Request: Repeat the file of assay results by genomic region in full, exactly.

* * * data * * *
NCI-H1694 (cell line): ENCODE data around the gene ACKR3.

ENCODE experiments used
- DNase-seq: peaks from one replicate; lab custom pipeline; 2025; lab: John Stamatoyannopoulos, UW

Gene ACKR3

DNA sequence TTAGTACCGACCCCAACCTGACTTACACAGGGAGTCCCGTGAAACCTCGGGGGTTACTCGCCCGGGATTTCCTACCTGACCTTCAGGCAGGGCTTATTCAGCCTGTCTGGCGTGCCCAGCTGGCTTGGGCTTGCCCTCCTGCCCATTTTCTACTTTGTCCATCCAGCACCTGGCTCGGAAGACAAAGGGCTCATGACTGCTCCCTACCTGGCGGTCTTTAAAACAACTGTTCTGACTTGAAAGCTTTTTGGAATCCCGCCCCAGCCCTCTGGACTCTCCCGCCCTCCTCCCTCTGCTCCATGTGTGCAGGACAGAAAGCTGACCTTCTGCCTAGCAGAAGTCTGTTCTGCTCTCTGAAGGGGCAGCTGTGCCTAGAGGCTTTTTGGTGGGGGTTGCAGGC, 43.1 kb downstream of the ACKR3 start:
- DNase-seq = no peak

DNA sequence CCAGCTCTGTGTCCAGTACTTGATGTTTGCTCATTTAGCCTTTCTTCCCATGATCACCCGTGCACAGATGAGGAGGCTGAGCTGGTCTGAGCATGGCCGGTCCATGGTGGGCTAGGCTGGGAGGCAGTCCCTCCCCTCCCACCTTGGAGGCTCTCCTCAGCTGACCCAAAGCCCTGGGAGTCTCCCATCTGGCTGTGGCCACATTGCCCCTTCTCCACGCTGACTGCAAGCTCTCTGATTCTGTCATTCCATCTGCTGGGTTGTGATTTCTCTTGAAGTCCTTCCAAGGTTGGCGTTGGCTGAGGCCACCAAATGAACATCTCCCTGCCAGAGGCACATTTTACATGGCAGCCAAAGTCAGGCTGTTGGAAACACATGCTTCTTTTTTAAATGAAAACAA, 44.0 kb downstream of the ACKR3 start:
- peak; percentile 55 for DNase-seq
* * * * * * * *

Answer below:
NCI-H1694 (cell line): ENCODE data around the gene ACKR3.

ENCODE experiments used
- DNase-seq: peaks from one replicate; lab custom pipeline; 2025; lab: John Stamatoyannopoulos, UW

Gene ACKR3

DNA sequence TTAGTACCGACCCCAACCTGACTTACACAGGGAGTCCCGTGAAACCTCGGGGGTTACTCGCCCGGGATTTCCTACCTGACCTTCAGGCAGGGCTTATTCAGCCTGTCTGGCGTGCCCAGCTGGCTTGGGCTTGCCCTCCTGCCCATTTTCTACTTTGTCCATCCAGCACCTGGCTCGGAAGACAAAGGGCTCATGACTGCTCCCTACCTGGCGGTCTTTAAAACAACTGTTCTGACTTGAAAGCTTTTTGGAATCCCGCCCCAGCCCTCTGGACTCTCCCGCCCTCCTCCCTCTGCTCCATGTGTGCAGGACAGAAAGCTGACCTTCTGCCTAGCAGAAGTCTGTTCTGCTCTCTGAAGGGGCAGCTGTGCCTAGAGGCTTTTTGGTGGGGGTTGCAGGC, 43.1 kb downstream of the ACKR3 start:
- DNase-seq = no peak

DNA sequence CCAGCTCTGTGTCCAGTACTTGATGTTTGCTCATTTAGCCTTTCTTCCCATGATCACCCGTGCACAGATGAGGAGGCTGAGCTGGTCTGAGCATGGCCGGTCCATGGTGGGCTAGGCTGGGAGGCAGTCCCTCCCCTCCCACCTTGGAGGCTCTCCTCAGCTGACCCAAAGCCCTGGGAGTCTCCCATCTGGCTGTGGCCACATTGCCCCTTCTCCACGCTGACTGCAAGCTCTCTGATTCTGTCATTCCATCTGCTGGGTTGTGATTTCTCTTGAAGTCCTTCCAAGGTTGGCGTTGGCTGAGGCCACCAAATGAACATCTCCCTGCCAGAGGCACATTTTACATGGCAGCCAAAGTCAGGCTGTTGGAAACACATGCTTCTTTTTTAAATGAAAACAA, 44.0 kb downstream of the ACKR3 start:
- peak; percentile 55 for DNase-seq